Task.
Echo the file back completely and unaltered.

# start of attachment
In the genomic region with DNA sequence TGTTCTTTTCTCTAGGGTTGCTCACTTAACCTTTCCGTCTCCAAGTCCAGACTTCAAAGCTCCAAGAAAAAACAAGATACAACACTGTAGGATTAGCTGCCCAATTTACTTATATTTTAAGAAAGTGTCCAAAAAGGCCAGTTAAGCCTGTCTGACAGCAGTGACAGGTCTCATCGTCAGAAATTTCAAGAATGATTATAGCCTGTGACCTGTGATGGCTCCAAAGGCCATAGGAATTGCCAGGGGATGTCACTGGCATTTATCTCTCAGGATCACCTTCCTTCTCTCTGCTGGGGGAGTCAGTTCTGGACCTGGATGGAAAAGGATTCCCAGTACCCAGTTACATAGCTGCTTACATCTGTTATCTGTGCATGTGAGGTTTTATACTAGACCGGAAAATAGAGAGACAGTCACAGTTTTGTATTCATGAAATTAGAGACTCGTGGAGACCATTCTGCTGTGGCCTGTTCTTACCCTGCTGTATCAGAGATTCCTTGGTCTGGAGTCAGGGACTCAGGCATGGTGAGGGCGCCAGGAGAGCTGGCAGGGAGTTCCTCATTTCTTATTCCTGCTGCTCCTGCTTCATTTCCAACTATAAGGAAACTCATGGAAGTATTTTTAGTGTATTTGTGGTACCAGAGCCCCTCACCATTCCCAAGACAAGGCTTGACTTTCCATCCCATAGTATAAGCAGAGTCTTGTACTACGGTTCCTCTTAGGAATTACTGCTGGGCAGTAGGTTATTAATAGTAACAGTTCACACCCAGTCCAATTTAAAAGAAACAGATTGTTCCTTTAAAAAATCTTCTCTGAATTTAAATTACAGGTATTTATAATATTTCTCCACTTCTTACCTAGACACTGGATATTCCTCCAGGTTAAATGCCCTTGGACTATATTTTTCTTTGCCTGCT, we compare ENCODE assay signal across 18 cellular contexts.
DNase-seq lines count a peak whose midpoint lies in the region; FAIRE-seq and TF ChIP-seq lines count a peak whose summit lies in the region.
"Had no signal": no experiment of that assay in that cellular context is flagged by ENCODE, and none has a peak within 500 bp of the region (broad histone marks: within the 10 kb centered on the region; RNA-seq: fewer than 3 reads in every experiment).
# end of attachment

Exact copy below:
In the genomic region with DNA sequence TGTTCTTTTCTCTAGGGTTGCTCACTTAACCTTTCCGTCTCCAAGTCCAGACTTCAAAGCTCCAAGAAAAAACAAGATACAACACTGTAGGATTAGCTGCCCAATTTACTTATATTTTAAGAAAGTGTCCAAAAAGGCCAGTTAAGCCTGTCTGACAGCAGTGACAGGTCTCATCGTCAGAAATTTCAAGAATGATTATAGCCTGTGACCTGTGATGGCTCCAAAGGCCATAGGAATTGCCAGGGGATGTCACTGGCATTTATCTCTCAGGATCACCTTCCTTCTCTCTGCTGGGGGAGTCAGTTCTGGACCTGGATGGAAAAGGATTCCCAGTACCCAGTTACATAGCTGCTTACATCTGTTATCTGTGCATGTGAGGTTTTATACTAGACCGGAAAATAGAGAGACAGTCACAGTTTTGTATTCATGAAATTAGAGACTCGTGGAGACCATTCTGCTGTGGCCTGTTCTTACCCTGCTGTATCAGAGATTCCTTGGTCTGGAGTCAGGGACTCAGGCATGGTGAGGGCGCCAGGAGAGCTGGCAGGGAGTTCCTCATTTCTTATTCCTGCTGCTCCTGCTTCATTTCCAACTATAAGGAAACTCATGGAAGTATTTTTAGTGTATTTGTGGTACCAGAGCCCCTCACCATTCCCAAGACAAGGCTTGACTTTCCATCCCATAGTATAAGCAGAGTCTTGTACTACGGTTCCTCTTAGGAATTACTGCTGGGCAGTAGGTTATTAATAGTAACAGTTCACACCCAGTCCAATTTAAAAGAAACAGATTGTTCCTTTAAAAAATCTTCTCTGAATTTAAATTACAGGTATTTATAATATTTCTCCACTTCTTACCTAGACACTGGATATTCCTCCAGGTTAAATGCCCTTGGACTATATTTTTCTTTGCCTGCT, we compare ENCODE assay signal across 18 cellular contexts.
DNase-seq lines count a peak whose midpoint lies in the region; FAIRE-seq and TF ChIP-seq lines count a peak whose summit lies in the region.
"Had no signal": no experiment of that assay in that cellular context is flagged by ENCODE, and none has a peak within 500 bp of the region (broad histone marks: within the 10 kb centered on the region; RNA-seq: fewer than 3 reads in every experiment).